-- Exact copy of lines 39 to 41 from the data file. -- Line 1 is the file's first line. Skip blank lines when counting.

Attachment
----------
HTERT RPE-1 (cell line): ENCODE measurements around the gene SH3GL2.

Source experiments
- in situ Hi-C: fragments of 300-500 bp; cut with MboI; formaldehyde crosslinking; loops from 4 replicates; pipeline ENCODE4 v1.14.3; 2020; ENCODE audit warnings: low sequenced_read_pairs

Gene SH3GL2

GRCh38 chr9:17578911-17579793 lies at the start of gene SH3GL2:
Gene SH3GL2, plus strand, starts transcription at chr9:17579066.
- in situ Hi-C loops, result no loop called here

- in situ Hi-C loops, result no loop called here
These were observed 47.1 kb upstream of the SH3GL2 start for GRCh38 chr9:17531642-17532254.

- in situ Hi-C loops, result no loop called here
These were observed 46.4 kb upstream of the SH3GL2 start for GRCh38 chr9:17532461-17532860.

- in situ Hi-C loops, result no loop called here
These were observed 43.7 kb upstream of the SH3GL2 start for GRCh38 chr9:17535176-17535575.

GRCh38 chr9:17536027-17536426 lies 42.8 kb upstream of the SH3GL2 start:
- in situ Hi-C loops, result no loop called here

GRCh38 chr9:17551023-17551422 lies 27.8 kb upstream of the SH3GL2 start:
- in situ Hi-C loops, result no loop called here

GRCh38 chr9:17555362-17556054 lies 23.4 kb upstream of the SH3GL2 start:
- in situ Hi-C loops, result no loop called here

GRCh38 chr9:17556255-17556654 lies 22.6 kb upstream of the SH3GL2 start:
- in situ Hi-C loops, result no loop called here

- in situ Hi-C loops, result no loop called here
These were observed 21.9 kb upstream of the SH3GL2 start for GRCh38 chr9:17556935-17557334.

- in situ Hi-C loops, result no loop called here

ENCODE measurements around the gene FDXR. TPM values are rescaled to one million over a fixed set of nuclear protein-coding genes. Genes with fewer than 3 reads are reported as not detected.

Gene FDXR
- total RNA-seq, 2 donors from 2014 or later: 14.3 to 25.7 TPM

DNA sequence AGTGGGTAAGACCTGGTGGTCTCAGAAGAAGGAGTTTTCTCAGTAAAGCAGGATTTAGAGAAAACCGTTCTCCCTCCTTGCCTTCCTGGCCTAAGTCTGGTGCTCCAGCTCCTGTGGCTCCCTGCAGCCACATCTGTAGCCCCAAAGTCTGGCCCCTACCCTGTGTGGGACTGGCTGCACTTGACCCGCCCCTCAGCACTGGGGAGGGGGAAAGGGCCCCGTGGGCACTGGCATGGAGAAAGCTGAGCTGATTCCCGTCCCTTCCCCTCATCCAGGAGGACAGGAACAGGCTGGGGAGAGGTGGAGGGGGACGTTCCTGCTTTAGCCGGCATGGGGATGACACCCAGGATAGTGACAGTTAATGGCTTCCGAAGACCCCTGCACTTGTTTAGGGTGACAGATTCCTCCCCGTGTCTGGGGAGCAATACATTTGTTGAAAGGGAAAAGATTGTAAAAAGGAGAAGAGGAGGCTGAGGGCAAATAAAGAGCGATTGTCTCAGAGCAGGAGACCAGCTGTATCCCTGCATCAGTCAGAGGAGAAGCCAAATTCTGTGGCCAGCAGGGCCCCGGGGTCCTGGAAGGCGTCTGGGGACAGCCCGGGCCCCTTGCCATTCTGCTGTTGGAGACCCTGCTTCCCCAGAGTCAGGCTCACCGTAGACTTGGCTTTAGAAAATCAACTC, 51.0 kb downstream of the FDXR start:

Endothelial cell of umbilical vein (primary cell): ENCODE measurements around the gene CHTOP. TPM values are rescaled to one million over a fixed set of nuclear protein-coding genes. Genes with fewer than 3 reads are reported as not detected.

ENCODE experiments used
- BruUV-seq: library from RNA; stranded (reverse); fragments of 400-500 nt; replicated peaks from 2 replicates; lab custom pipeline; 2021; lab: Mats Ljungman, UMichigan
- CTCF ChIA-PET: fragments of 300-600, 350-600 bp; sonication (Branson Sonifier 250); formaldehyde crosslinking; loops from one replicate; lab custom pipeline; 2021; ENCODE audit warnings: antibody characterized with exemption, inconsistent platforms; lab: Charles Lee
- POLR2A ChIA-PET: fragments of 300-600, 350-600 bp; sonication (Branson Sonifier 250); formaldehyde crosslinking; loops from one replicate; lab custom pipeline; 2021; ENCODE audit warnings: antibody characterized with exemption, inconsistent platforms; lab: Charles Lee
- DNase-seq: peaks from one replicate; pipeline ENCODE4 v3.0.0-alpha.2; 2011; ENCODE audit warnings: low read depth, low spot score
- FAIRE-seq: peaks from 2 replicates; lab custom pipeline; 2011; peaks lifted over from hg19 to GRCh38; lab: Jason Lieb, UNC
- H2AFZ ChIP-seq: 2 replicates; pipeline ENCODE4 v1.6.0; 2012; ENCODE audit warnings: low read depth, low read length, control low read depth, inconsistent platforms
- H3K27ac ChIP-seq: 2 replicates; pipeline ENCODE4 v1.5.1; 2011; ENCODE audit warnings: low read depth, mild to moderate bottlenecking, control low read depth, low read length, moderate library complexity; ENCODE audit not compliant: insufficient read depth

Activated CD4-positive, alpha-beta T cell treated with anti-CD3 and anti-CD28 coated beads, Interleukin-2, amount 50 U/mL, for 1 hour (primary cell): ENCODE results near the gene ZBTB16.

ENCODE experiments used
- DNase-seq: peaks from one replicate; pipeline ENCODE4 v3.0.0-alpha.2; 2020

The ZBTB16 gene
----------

ENCODE experiments used
- DNase-seq: peaks from one replicate; pipeline ENCODE4 v3.0.0-alpha.2; 2020

The ZBTB16 gene